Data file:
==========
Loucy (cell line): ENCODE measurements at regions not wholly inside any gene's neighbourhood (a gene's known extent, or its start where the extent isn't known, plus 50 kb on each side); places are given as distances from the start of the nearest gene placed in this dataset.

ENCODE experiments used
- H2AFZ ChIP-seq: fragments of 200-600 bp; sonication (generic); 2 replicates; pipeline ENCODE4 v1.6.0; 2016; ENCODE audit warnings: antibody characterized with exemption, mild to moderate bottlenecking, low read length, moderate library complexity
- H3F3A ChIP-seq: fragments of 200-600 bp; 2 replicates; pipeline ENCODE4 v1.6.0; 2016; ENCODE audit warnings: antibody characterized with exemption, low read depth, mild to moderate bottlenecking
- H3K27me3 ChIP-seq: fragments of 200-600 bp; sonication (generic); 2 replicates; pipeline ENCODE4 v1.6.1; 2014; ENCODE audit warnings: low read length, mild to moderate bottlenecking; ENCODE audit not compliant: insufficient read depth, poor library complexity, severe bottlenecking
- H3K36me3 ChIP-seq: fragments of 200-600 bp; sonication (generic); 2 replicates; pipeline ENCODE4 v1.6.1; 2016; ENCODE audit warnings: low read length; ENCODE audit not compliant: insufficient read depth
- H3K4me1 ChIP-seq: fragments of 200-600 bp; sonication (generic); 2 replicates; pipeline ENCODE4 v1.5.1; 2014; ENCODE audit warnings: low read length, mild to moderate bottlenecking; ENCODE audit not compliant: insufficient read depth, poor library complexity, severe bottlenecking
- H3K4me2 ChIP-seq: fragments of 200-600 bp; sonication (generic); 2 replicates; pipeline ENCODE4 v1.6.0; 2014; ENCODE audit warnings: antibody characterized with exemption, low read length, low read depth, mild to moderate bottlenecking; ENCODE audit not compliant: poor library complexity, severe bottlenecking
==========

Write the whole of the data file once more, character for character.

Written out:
Loucy (cell line): ENCODE measurements at regions not wholly inside any gene's neighbourhood (a gene's known extent, or its start where the extent isn't known, plus 50 kb on each side); places are given as distances from the start of the nearest gene placed in this dataset.

ENCODE experiments used
- H2AFZ ChIP-seq: fragments of 200-600 bp; sonication (generic); 2 replicates; pipeline ENCODE4 v1.6.0; 2016; ENCODE audit warnings: antibody characterized with exemption, mild to moderate bottlenecking, low read length, moderate library complexity
- H3F3A ChIP-seq: fragments of 200-600 bp; 2 replicates; pipeline ENCODE4 v1.6.0; 2016; ENCODE audit warnings: antibody characterized with exemption, low read depth, mild to moderate bottlenecking
- H3K27me3 ChIP-seq: fragments of 200-600 bp; sonication (generic); 2 replicates; pipeline ENCODE4 v1.6.1; 2014; ENCODE audit warnings: low read length, mild to moderate bottlenecking; ENCODE audit not compliant: insufficient read depth, poor library complexity, severe bottlenecking
- H3K36me3 ChIP-seq: fragments of 200-600 bp; sonication (generic); 2 replicates; pipeline ENCODE4 v1.6.1; 2016; ENCODE audit warnings: low read length; ENCODE audit not compliant: insufficient read depth
- H3K4me1 ChIP-seq: fragments of 200-600 bp; sonication (generic); 2 replicates; pipeline ENCODE4 v1.5.1; 2014; ENCODE audit warnings: low read length, mild to moderate bottlenecking; ENCODE audit not compliant: insufficient read depth, poor library complexity, severe bottlenecking
- H3K4me2 ChIP-seq: fragments of 200-600 bp; sonication (generic); 2 replicates; pipeline ENCODE4 v1.6.0; 2014; ENCODE audit warnings: antibody characterized with exemption, low read length, low read depth, mild to moderate bottlenecking; ENCODE audit not compliant: poor library complexity, severe bottlenecking